Fire burns fields, woods and barn

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MADRID TOWNSHIP – A fire that blackened 16 acres of fields, woods and a barn Tuesday afternoon is believed to have started by a spark from an all-terrain vehicle.

Two summer camps on property off East Madrid Road were also threatened, fire officials said Wednesday.

Forest Ranger Mark Rousseau is investigating the fire and patrolling the area, Kent Nelson, a fire prevention specialist with the Maine Forest Service, said Wednesday.

Rousseau is 95 percent sure the fire was started by an ATV with a defective spark arrester in its exhaust system.

“The way conditions are right now, one ember would start a grass fire,” Nelson said. “What we had (Tuesday) were strong winds, warm temperatures in the afternoon and low relative humidity.”

The fire site was located about 9 miles northeast of Phillips off Route 142, Phillips Fire Chief Glendon Bachelder said Wednesday.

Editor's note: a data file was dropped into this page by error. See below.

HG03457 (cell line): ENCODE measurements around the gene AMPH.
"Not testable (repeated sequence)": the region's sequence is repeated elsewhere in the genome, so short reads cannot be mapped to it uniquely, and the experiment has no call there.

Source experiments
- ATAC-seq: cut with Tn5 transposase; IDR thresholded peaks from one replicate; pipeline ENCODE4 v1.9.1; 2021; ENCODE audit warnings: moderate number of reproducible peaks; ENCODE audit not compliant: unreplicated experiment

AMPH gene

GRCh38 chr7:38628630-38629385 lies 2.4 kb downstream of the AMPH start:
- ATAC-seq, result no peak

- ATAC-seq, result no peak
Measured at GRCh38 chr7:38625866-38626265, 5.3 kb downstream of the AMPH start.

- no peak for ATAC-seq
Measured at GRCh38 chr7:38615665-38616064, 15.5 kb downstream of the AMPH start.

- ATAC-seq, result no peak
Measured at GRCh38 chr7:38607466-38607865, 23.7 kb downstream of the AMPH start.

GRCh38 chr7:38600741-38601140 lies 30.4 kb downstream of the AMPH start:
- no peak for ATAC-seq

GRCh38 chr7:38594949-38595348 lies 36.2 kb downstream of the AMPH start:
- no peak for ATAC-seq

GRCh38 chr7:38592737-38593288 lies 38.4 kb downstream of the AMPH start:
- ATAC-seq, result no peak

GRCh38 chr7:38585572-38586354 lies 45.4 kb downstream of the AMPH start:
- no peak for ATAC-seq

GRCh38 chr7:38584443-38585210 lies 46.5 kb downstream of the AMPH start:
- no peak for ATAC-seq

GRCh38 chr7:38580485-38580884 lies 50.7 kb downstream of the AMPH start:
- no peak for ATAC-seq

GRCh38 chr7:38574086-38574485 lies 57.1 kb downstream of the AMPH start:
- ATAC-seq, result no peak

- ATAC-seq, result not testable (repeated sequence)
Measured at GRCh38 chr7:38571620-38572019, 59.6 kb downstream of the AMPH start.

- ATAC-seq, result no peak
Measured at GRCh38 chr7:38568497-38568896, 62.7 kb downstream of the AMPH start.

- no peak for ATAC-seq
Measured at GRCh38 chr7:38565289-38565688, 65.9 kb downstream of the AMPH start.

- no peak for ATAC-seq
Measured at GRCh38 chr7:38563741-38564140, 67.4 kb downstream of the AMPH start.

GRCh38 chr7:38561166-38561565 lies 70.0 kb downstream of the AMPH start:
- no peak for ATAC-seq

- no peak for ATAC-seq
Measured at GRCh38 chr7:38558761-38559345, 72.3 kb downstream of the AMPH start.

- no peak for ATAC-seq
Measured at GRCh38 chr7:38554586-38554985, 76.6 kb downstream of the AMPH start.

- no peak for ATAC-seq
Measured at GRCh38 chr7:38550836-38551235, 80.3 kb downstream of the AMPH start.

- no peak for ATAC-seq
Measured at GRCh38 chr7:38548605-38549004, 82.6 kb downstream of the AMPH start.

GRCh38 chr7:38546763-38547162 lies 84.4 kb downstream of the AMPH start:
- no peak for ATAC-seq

The fire was reported about 2:30 p.m. in a field along a brook, he said. It traveled to the edge of the woods.

More than 16 firefighters from Phillips and Strong responded to put out the blaze.

Bachelder said one structure, which looked like a barn with a small apartment, was fully engulfed in flames when firefighters arrived.

“We probably had the field and brush under control within (90 minutes) and then spent the rest of time getting the structure out,” Bachelder said. “We were able to get a small engine in there and set up portable pumps and pumped water from the brook.”

There are three or four camps in the area. The building that burned is believed to be owned by someone out of state, he said. Other camp owners are from the Turner area, he added.

Nelson said that apparently the fire started in the grass and the wind drove it toward the barn.

The ATV was 10 or 12 years old and the spark arrester in the exhaust system had rusted out, Nelson said.

It’s important that people check the exhaust systems, he said, though newer ATVs should be safer than older ones.

Maine law requires spark arresters on all machinery used in the woods, he said, including ATVs, chain saws and skidders.

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